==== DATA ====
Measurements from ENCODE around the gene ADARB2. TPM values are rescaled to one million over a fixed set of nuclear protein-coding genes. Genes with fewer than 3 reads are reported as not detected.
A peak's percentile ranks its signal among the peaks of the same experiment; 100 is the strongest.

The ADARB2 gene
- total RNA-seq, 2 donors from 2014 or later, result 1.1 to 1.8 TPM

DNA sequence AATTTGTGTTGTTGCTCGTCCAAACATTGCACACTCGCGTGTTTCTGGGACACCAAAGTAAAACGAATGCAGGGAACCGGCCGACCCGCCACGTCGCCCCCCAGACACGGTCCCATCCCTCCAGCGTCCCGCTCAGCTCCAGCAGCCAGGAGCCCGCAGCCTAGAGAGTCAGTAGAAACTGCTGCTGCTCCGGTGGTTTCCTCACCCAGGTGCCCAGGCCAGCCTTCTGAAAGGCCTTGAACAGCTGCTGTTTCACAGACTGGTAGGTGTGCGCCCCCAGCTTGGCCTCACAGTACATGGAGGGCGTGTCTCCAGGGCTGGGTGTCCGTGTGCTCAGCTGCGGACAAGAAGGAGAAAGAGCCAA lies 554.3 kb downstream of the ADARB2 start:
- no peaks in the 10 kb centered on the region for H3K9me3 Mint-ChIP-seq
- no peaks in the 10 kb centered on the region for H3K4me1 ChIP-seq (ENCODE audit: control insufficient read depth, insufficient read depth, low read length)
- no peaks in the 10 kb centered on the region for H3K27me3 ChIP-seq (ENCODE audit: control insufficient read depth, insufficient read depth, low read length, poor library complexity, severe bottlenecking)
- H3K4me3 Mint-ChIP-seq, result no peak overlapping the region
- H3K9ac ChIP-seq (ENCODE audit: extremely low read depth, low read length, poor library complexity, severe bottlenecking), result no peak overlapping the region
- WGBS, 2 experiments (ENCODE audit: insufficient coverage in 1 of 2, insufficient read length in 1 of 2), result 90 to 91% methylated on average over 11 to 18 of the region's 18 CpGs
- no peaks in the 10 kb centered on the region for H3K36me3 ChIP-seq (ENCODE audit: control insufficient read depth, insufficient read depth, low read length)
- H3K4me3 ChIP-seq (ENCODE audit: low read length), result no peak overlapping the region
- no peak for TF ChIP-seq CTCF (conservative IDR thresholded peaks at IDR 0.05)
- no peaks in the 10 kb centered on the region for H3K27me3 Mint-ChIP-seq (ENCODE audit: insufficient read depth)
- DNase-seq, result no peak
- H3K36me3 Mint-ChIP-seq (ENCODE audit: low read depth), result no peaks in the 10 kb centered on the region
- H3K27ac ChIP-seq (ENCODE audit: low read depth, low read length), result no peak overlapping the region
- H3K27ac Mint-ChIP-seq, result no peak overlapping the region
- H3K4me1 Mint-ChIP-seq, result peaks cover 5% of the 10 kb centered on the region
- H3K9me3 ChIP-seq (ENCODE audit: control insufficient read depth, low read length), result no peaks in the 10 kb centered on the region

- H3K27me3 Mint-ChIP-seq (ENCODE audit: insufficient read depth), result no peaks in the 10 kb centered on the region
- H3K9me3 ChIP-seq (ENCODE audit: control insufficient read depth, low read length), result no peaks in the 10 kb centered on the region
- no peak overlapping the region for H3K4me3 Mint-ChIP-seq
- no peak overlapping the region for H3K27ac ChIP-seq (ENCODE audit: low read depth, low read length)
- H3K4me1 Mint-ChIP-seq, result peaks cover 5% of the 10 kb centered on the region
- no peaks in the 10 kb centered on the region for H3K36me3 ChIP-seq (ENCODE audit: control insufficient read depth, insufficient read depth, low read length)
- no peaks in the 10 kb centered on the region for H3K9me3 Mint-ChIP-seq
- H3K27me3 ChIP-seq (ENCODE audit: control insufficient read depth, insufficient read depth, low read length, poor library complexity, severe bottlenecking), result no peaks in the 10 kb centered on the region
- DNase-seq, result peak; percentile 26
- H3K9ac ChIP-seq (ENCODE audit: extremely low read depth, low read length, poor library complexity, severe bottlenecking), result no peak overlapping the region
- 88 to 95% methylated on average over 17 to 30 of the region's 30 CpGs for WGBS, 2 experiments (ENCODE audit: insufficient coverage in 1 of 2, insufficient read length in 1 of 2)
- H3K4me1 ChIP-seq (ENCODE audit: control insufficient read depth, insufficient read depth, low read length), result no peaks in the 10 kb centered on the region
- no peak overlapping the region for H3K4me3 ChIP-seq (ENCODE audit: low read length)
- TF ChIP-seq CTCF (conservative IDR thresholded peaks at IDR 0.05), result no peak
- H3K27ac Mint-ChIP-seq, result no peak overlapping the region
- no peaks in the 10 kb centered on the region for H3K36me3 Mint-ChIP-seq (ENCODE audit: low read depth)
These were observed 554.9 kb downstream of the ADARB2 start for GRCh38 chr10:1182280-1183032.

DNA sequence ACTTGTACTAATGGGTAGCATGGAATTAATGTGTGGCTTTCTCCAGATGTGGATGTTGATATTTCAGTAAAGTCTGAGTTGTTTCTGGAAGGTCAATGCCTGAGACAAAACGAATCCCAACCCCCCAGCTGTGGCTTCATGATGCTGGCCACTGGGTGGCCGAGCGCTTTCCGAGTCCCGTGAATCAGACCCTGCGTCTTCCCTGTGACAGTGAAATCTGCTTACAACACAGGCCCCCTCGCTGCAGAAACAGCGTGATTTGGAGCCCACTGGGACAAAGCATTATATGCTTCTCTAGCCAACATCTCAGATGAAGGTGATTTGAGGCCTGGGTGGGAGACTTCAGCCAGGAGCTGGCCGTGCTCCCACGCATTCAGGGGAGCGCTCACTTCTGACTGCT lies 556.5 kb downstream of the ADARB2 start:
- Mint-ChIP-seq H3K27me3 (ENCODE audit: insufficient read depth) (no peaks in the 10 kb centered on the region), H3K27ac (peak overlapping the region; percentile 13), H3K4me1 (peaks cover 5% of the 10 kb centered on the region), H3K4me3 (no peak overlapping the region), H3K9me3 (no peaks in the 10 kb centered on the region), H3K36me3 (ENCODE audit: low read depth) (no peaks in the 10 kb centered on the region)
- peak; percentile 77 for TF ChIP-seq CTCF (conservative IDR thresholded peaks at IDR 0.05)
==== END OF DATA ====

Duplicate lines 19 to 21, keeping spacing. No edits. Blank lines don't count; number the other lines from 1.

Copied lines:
- H3K27ac Mint-ChIP-seq, result no peak overlapping the region
- H3K4me1 Mint-ChIP-seq, result peaks cover 5% of the 10 kb centered on the region
- H3K9me3 ChIP-seq (ENCODE audit: control insufficient read depth, low read length), result no peaks in the 10 kb centered on the region